It appears that the government is looking at more ways to incentivise drug discovery and to encourage patenting in this regard. A news item (http://www.indiaenews.com/business/20061125/30030.htm) states:
“India will soon have a law to provide incentives to scientists and public enterprises in the biotechnology sector for creating patents, Minister of Science and Technology Kapil Sibal said Saturday.
‘We are bringing in a legislation in the budget session of parliament that will enable scientists to receive one-third of the value of the patent created for drug discovery. Of the balance, one-third (33 percent) will go back to the project and the remaining to the public enterprise funding the project,’ Sibal said at a function here.
After inaugurating the drug discovery facility of Jubilant Organsys Ltd, the minister told reporters that the draft of the legislation was ready and would be hosted on the ministry’s website soon for public comments.”
As is normally the case with the new breed of “IP Journalism”, a lot is left to the imagination. Thus for example, although the key theme seems to be incentivising “drug discovery” the news item states: “India will soon have a law to provide incentives to scientists and public enterprises in the biotechnology sector for creating patents”. No doubt biotechnology is a hugely attractive area of drug research (biopharmaceuticals), but then creating drugs via the traditional chemistry route continues to remain the main focus of the pharma industry.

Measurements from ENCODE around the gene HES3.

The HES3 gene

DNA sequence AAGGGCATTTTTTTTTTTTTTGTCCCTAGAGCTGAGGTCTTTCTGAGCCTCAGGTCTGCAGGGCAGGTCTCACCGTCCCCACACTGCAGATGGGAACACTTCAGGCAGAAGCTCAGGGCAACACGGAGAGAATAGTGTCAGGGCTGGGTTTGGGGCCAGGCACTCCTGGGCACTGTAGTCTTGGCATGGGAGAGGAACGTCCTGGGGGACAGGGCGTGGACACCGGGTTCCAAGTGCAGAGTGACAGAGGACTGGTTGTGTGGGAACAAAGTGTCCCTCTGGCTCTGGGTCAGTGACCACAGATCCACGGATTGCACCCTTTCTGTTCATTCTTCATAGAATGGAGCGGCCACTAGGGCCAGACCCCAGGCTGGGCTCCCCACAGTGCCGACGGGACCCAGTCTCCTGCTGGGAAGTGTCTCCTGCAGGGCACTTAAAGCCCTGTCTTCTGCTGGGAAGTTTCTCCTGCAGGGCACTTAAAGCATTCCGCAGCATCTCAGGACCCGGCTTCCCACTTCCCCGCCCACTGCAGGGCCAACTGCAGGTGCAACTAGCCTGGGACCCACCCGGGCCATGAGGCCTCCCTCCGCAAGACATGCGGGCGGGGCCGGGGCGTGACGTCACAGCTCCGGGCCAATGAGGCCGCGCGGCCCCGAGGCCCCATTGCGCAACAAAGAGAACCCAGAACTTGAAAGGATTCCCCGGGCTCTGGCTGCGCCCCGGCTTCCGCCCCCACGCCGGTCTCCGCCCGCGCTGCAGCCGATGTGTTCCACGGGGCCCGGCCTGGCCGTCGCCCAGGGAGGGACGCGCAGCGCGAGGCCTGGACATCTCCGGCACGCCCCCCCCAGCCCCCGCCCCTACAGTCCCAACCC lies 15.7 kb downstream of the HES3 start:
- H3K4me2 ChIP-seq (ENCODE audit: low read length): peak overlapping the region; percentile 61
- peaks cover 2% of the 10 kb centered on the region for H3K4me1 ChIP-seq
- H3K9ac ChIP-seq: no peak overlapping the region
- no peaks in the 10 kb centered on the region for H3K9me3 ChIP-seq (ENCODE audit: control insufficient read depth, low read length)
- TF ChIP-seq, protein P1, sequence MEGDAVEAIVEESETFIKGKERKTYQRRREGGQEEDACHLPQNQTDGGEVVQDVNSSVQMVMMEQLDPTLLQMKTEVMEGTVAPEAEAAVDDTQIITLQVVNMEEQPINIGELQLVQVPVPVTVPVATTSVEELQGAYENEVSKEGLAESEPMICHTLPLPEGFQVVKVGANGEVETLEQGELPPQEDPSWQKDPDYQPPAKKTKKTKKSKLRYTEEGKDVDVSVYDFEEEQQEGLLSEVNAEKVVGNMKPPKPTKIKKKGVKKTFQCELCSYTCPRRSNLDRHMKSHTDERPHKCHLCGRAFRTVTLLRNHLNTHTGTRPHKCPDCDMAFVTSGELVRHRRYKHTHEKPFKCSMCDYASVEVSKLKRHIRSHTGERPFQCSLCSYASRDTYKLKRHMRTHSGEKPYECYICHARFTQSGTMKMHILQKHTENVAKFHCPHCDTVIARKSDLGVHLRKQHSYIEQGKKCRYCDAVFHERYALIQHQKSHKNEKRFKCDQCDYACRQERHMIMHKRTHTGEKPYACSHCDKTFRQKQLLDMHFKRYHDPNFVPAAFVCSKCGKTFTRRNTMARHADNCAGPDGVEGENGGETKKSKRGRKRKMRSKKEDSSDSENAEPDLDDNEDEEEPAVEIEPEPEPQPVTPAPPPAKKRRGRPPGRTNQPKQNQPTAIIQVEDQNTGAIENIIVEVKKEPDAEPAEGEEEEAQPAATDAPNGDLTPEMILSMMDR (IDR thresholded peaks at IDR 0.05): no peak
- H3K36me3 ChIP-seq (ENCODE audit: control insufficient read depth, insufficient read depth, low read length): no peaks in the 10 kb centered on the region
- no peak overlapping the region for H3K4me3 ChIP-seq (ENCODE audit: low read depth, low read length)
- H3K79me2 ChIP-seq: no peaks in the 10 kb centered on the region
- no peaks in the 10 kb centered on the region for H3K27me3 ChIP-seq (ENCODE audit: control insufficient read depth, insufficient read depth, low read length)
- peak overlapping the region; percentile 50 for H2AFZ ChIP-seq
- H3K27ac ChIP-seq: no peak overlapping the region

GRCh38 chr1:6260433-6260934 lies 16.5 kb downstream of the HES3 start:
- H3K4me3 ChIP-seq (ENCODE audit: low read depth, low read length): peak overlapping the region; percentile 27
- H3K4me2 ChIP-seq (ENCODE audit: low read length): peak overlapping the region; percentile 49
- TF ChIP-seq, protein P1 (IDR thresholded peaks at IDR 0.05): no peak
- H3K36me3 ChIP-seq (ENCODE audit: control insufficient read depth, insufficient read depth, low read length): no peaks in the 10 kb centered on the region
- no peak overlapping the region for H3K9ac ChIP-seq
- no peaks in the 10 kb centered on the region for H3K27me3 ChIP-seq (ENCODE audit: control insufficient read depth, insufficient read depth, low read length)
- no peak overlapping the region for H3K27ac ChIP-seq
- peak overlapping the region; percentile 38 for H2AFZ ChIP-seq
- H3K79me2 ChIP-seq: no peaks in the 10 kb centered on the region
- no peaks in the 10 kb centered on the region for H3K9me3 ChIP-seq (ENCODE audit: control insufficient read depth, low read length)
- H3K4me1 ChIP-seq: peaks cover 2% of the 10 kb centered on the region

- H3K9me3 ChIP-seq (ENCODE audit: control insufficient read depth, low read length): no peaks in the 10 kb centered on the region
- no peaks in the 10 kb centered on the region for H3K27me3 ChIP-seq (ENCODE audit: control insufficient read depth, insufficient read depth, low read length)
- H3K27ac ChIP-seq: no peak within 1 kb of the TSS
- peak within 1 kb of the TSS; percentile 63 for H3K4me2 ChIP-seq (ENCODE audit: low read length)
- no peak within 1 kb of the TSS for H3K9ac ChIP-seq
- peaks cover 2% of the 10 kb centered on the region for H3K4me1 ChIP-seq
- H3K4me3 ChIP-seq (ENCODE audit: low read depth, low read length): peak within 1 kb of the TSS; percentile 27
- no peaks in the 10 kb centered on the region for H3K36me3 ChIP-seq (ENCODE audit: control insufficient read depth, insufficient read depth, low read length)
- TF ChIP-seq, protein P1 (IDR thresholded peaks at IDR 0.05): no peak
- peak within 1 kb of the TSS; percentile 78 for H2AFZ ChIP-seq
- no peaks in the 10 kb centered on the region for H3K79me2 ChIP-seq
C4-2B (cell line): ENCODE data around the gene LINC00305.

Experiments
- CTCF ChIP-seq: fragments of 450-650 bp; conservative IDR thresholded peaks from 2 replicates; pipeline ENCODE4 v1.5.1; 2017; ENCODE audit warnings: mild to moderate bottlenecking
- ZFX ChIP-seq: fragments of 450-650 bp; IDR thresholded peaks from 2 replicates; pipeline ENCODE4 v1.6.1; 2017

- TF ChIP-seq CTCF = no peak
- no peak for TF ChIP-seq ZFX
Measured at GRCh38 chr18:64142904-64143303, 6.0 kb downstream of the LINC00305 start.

Secondly, it is not clear whether this proposed legislation will only cover “publicly funded research” (although this would be the more logical reading). Why should the government interfere with privately funded research. Or is it that even in such a private context, 33% of the proceeds would have to go to an employee. Perhaps the Indian government is conscious of the recent Japanese court rulings doling out huge compensation packages to employees responsible for brilliant inventions that made their employers rich (see the Blue Diode case in particular).
Yet another IP legislation–surely, that can’t be a bad thing!! Lets wait and see what the draft looks like. Till then, we have no option than to rely on inside sources and journalists that continue to tax our imagination.